RA – the equal opportunity inflamer.
When RA causes tendinitis, tendinosis, or tendonopathy, it hurts !!!
Typical treatments are rest and NSAIDS. That applies to inflammation of any tendon, whether or not you have RA. Let’s see what can be done to hit this problem right out of the ballpark. Batter up!
When it’s the achilles tendon, rest involves things such as avoiding stairs and using crutches. When a person’s home contains stairs, this suggestion is unrealistic. Sure, I’ll just sleep on the couch and not do any laundry for a few months. Strike one!
Crutches might work to rest one side of the body, but when inflammation is symetrical, crutches aren’t a good solution. Strike two!
A wheelchair might work – if you don’t have stairs to navigate. Foul ball!
NSAIDs – now there’s a novel idea. People with RA are already taking prescription-strenghth NSAIDs – or even prednisone – and still get tendonitis. Strike three! You’re out!
First line tendonitis treatments don’t work when you have RA.
New batter up!
Bottom line: when you’re being treated for RA and still develop tendonitis, don’t lose hope. Relief is available.
Dealing with RA, it’s easy to write-off any and all pain as somehow related to the disease. However, when my heels started hurting, my first thought was, “Wait a minute! The heel isn’t a joint!” Then the arches of my feet decided to join the party, and I learned a new itis.
The plantar fascia is a ligament on the bottom of the foot that connects the toes to the heels. When the plantar fascia gets inflamed – there are many potential causes, but RA is sufficient – you get plantar fasciitis. Your rheumatologist should be told, but you don’t have to wait for a doctor’s appointment to get relief.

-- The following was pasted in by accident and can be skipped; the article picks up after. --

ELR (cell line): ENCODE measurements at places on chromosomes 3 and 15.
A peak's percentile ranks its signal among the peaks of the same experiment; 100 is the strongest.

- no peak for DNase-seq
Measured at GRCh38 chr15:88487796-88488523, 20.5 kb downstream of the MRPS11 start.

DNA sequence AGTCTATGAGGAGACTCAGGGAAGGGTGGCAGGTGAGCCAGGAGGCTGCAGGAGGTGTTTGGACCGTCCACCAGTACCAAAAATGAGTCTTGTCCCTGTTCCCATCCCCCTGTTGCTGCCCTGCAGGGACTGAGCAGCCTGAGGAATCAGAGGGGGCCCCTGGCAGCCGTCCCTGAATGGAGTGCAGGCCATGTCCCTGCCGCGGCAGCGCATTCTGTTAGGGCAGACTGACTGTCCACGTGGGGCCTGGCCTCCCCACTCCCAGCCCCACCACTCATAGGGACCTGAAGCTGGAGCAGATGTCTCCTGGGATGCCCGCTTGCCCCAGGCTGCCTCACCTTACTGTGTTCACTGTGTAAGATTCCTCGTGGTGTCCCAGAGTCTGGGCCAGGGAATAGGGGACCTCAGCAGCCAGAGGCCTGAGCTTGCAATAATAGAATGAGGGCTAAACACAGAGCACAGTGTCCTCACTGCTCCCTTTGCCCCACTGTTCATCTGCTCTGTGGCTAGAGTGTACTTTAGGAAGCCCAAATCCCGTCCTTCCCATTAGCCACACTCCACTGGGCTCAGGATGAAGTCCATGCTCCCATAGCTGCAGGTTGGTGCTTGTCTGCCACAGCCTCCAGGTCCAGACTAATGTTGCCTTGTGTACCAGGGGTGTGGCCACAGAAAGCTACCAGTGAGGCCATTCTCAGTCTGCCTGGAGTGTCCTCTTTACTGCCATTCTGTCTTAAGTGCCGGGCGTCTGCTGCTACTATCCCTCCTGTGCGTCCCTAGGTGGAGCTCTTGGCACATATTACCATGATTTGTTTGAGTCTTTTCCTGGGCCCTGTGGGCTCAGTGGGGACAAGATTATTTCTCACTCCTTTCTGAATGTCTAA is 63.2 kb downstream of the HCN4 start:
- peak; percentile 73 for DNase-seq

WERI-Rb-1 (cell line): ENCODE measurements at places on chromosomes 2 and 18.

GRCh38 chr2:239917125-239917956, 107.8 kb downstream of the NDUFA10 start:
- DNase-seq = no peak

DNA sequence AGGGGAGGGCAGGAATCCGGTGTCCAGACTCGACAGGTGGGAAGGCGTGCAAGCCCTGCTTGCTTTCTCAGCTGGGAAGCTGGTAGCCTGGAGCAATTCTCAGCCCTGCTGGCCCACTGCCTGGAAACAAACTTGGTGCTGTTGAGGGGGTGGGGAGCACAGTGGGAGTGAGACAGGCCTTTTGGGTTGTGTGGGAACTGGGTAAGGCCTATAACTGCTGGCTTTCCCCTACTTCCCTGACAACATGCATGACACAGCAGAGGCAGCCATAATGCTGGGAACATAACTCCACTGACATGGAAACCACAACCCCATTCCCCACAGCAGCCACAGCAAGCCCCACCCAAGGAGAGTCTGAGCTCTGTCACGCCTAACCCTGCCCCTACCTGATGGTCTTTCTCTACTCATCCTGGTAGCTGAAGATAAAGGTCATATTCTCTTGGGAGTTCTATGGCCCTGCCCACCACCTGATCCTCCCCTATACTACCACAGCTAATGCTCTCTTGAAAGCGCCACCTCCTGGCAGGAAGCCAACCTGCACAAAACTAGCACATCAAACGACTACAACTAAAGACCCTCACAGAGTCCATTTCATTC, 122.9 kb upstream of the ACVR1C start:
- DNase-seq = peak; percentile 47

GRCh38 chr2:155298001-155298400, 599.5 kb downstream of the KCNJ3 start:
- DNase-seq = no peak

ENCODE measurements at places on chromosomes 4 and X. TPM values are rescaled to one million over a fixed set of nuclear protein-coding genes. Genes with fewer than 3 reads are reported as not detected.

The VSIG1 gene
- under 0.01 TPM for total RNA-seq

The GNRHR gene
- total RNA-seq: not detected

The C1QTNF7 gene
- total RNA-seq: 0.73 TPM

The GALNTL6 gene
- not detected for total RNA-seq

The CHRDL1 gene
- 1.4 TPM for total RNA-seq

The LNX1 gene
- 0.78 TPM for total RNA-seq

Here are links to a couple educational articles on this topic:
More important than education, is relief. Stretches and strenghtening exercises are well worth doing. Toe curls and extensions, calf and heel stretches, marble pickups, and more. These are not difficult. If you don’t want the full articles, skip straight to the pages with stretches and exercises that will provide some relief (or even prevent the problem from ever occurring):
As the articles mention, cortisone shots are an option for pain relief. I’m a big fan of cortisone injections in the shoulders and hips, but not in the feet. The stretches work. They’re free (you don’t even need PT for these). You can do them at home. Well worth taking the time!
We started summer-izing the pool a couple weeks ago. That’s just what it sounds like: the opposite of winterizing. We brought the pump back from winter storage, set up the heater, dumped in gallons of chlorine, and replaced the winter cover with a solar blanket. Yesterday the water reached 80 degrees (matching the outdoor temp). It’s finally warm enough to go swimming!
Even when my shoulders aren’t up to swimming, I can jog laps around the pool – which I did for 90 minutes last night.